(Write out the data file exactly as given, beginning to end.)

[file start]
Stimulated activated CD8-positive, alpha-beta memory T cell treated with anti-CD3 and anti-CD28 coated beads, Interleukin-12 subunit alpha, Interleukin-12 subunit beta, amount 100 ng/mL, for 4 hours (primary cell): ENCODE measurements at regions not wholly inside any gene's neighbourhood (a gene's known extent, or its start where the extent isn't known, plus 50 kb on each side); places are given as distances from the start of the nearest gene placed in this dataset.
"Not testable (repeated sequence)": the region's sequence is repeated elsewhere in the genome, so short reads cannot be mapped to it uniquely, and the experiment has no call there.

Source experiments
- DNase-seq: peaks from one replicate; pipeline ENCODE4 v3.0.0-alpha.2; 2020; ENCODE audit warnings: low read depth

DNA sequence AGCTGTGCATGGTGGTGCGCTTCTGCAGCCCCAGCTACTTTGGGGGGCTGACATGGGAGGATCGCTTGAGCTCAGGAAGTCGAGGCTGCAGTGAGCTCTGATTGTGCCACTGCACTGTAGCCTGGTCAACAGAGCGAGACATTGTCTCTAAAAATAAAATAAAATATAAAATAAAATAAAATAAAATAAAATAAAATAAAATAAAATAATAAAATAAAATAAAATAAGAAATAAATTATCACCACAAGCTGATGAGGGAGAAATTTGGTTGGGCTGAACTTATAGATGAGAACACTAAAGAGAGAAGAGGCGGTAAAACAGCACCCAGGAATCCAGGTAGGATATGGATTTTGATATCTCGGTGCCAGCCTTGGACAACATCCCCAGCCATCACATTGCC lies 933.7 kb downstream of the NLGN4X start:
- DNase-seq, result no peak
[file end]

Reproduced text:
Stimulated activated CD8-positive, alpha-beta memory T cell treated with anti-CD3 and anti-CD28 coated beads, Interleukin-12 subunit alpha, Interleukin-12 subunit beta, amount 100 ng/mL, for 4 hours (primary cell): ENCODE measurements at regions not wholly inside any gene's neighbourhood (a gene's known extent, or its start where the extent isn't known, plus 50 kb on each side); places are given as distances from the start of the nearest gene placed in this dataset.
"Not testable (repeated sequence)": the region's sequence is repeated elsewhere in the genome, so short reads cannot be mapped to it uniquely, and the experiment has no call there.

Source experiments
- DNase-seq: peaks from one replicate; pipeline ENCODE4 v3.0.0-alpha.2; 2020; ENCODE audit warnings: low read depth

DNA sequence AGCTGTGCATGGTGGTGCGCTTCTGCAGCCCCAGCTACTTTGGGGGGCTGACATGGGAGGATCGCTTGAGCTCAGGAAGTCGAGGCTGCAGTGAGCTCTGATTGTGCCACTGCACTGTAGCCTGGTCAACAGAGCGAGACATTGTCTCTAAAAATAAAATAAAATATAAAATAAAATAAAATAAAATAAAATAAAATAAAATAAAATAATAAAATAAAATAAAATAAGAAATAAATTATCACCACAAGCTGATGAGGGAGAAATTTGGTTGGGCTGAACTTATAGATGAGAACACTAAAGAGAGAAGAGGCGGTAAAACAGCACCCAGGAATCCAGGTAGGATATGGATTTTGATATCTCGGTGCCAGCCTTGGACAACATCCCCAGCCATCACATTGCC lies 933.7 kb downstream of the NLGN4X start:
- DNase-seq, result no peak